CW: Suicidal thoughts.
Happy Pride Month, everybody! I don’t know about you, but I’m proud to still be alive.
My name is Fe, and I’m nonbinary. I use this term because it’s the most well-known, but really my gender is pretty complicated. Genderqueer or bigender are probably most accurate to my identity; although, honestly, sometimes I wish “chaos” was a gender option on questionnaires and internet profiles because my gender is a little chaotic sometimes.
You might be asking, “How is this relevant to suicide prevention?” But gender can actually have a huge impact on mental health. For years, I’d felt passively (or actively) suicidal for more than half of my waking moments. But ever since I started transitioning, ever since I allowed myself to finally start being my authentic self, my suicidal thoughts have decreased exponentially. Right now, I’m mentally healthier than I’ve ever been before, and even though being true to myself isn’t the only reason that I’m better than I used to be, it’s a huge part of the equation.
I was assigned female at birth. For 20 years, I tried to shove myself into the mold of “girl” or “woman.” I tried so hard to look and act in ways that were socially acceptable for a girl, but it just didn’t work. No matter how hard I tried, I was always an outcast in that way. Not only was trying to perform like a “girl” a futile effort, but I was miserable because of it.
Before I started transitioning, I never felt at home in my body. It was like I was stuck in a plastic doll instead of a body that felt like my own. For those of you who are cis (not trans), imagine waking up one day as the opposite sex. Think of the wrongness you’d feel. The body wouldn’t feel like your’s anymore, would it? It wouldn’t feel like you. That’s how I felt when I started puberty. But now that I’ve transitioned and I’m allowing myself to show who I am inside on the outside, I feel liberated.
Before I started taking hormones, looking in the mirror was like looking at a stranger. I avoided it, most of the time. But in the summer of 2018, I was forced to finally admit to myself that I’d never be happy as I was and that I’d probably be happier if I transitioned, no matter how scary it was to come out to anyone (even to myself).
At first, I tried to be a trans guy. People seemed to be more willing to accept that idea than the idea of me not being a girl or a guy. It was hard enough to convince some people to even use he/him pronouns for me, and I at least felt more at home in my skin looking masculine than I ever did looking feminine.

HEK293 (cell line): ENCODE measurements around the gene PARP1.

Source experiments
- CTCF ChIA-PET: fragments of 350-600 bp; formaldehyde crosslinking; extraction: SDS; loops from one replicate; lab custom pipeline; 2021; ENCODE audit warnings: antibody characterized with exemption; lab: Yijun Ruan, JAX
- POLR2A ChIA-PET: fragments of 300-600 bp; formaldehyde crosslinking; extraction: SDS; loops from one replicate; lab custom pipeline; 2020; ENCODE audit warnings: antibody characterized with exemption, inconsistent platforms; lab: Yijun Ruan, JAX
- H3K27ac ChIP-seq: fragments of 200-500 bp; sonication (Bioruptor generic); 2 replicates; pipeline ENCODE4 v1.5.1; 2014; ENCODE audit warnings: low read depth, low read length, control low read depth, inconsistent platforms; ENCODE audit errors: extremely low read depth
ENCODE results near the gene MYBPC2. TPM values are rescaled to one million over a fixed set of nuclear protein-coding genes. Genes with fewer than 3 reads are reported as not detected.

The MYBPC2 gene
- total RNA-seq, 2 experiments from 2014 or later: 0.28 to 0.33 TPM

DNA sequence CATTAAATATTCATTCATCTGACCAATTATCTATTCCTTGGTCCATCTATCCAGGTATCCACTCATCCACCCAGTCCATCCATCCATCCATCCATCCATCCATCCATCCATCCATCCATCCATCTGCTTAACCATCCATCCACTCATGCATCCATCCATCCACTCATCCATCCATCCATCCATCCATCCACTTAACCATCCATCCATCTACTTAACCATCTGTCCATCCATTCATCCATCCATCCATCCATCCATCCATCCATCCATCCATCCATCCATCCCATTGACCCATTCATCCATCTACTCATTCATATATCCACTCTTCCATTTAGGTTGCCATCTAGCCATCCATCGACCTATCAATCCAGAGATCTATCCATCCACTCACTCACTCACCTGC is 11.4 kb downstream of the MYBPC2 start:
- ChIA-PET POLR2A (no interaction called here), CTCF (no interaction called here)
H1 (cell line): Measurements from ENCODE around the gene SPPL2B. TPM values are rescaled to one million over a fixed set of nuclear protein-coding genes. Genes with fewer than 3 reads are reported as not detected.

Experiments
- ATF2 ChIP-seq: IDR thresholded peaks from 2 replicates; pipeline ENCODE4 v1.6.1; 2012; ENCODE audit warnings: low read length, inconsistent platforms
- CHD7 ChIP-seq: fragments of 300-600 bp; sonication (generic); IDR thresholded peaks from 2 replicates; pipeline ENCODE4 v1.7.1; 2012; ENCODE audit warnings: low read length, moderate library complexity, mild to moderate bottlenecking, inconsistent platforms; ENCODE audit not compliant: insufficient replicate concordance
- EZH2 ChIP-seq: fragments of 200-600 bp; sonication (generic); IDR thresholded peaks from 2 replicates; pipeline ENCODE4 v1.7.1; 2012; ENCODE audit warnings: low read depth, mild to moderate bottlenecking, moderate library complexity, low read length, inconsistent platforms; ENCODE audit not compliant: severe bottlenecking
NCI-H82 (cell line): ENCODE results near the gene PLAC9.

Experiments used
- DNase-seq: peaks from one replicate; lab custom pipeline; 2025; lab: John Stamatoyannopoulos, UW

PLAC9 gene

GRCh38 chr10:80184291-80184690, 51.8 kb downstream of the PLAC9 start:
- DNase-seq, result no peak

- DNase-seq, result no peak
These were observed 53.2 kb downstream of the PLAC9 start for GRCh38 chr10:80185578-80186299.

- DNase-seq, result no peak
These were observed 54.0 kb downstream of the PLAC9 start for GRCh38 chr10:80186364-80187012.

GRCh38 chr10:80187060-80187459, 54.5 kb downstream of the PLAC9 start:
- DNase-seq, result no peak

After using he/him pronouns for about a year, though, I realized that I couldn’t fit into the box of “man” either. I’m not a man or a woman, and I couldn’t force myself to be either. The thing is, no one can make themself be a different gender than they are. Gender isn’t like the sex of your body, it’s who you are on the inside, whether or not you express it on the outside too.
I was blown away by how at home I felt in my skin once I started being both masculine and feminine. I had a beard and a deeper voice by then, and I loved them both, but the combination of feminine clothes and my beard are usually what make me feel most like myself. Sometimes I prefer to dress masculinely, and on some rare occasions I shave my beard off and hide it with makeup, but I am, as a whole, bigender. I’m nonbinary, both masculine and feminine but neither a man nor a woman. There are spectrums of genders: it’s not all black and white.
After coming out as trans, I joined multiple trans support groups on Facebook. I also ended up moving out of a small town and into a city with a much bigger queer community. I started seeking out other trans people, and I have met countless trans people by now. I hang out in queer spaces a lot, like my college’s Queer Resource Center, and I feel at home there. I’ve talked extensively about being trans in therapy, and I’m currently at a point where I’m able to accept myself as I am, despite living in a world full of transphobia, because I’ve realized that I’m not alone and that my gender is valid.
If you’re trans or even questioning your gender, whether or not you’re out of the closet, I want you to know that your gender is valid and that you are not alone. Whether or not you physically transition, your gender is valid. Whether or not you’re out of the closet, you are valid. You are loved and you are beautiful.